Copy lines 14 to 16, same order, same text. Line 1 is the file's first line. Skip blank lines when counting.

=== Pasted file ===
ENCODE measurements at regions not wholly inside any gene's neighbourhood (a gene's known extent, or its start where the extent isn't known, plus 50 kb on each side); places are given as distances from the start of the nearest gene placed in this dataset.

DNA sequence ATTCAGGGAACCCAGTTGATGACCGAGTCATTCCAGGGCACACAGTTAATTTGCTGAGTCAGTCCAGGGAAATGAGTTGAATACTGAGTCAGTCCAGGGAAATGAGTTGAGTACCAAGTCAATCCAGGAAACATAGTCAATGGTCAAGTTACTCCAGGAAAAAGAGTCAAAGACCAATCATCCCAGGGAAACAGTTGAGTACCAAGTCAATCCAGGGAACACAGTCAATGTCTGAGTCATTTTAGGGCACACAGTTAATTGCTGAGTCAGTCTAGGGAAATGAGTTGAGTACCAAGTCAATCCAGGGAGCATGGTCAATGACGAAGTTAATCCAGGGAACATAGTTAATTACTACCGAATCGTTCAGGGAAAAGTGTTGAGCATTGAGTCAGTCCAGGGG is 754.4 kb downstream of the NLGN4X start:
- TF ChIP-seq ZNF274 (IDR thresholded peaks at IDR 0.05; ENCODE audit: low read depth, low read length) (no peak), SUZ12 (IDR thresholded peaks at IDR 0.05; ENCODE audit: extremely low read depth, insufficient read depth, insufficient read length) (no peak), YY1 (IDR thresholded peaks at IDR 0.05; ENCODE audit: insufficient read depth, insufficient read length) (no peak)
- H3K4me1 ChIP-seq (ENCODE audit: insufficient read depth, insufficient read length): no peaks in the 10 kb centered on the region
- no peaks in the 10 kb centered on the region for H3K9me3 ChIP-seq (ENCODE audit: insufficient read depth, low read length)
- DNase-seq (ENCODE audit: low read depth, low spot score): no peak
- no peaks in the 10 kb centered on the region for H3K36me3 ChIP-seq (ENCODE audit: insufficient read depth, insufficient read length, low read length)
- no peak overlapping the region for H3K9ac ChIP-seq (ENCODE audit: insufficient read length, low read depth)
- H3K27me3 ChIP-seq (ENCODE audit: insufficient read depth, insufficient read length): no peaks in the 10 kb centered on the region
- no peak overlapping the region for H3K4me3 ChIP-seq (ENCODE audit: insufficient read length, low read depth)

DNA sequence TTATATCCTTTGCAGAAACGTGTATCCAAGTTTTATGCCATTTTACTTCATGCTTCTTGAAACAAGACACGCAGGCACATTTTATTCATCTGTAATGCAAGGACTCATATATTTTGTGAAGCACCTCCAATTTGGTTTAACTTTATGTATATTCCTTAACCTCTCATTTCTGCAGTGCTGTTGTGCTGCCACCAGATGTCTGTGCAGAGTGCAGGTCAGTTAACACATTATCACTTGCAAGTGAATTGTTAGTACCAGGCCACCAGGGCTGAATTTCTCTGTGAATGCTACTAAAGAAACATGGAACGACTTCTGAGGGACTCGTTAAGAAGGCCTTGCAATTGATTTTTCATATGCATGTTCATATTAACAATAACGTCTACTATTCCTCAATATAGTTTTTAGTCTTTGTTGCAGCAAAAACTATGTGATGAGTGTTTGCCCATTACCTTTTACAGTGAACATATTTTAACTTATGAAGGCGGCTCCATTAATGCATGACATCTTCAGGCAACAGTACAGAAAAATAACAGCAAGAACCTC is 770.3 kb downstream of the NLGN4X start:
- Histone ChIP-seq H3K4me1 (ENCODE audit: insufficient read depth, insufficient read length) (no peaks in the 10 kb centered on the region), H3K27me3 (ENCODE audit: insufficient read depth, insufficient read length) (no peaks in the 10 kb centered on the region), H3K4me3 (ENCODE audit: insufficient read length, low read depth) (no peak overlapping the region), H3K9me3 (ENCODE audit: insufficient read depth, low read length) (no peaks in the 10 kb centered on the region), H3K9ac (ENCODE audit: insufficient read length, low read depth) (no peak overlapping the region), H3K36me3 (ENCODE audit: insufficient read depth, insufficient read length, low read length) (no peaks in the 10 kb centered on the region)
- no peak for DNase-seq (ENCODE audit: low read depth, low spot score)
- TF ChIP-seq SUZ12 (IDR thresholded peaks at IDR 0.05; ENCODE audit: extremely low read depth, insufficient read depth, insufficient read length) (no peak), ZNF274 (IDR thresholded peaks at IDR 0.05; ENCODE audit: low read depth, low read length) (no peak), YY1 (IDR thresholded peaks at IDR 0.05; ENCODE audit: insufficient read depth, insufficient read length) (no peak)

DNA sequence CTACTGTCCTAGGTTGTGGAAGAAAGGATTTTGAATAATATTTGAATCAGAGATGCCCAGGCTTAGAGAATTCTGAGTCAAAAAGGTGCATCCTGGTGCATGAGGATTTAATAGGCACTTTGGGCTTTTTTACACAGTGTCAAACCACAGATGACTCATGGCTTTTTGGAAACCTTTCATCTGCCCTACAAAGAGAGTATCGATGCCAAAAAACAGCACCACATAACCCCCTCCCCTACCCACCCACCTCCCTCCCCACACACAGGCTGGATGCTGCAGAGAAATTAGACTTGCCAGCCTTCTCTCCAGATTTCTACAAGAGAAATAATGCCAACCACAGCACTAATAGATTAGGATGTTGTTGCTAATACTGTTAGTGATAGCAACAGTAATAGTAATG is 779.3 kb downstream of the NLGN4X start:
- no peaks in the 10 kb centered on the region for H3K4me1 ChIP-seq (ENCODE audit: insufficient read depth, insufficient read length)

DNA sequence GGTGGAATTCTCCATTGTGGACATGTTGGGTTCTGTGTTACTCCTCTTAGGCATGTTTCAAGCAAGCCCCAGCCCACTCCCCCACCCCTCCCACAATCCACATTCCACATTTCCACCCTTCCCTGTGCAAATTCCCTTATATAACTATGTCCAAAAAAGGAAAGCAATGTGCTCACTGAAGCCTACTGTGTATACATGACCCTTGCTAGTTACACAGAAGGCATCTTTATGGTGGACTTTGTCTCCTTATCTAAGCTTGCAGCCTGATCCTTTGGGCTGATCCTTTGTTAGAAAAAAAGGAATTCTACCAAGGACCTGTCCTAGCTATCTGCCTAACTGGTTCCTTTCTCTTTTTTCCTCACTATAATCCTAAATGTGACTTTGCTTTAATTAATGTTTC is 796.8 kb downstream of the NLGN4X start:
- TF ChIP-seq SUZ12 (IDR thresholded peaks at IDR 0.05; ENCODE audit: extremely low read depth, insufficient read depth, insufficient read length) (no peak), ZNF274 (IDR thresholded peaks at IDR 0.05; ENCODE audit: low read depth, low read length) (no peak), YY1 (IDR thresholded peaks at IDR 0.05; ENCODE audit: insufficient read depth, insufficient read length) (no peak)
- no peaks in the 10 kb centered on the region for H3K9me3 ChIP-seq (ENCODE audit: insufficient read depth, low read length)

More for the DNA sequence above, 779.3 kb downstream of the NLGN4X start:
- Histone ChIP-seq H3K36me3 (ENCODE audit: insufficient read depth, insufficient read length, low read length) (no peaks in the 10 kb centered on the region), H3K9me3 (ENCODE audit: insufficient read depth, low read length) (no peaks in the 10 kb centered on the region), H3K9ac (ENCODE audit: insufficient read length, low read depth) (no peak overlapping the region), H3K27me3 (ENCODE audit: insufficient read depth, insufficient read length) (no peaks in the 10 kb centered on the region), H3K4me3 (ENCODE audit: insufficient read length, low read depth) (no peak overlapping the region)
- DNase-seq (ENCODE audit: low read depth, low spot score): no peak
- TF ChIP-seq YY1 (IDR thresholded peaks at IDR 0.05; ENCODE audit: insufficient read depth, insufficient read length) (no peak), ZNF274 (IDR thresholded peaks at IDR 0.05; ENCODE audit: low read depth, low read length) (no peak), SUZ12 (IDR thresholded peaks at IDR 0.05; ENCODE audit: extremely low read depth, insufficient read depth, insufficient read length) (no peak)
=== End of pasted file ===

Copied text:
- TF ChIP-seq SUZ12 (IDR thresholded peaks at IDR 0.05; ENCODE audit: extremely low read depth, insufficient read depth, insufficient read length) (no peak), ZNF274 (IDR thresholded peaks at IDR 0.05; ENCODE audit: low read depth, low read length) (no peak), YY1 (IDR thresholded peaks at IDR 0.05; ENCODE audit: insufficient read depth, insufficient read length) (no peak)

DNA sequence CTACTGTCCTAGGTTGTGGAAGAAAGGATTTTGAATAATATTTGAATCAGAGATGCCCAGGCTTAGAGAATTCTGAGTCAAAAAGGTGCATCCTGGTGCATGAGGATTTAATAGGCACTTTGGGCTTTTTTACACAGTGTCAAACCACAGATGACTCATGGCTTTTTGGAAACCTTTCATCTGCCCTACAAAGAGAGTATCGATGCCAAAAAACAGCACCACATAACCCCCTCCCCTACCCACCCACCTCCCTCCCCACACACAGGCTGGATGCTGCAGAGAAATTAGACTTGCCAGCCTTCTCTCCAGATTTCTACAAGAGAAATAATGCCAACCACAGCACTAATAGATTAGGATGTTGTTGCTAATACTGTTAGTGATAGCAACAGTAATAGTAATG is 779.3 kb downstream of the NLGN4X start:
- no peaks in the 10 kb centered on the region for H3K4me1 ChIP-seq (ENCODE audit: insufficient read depth, insufficient read length)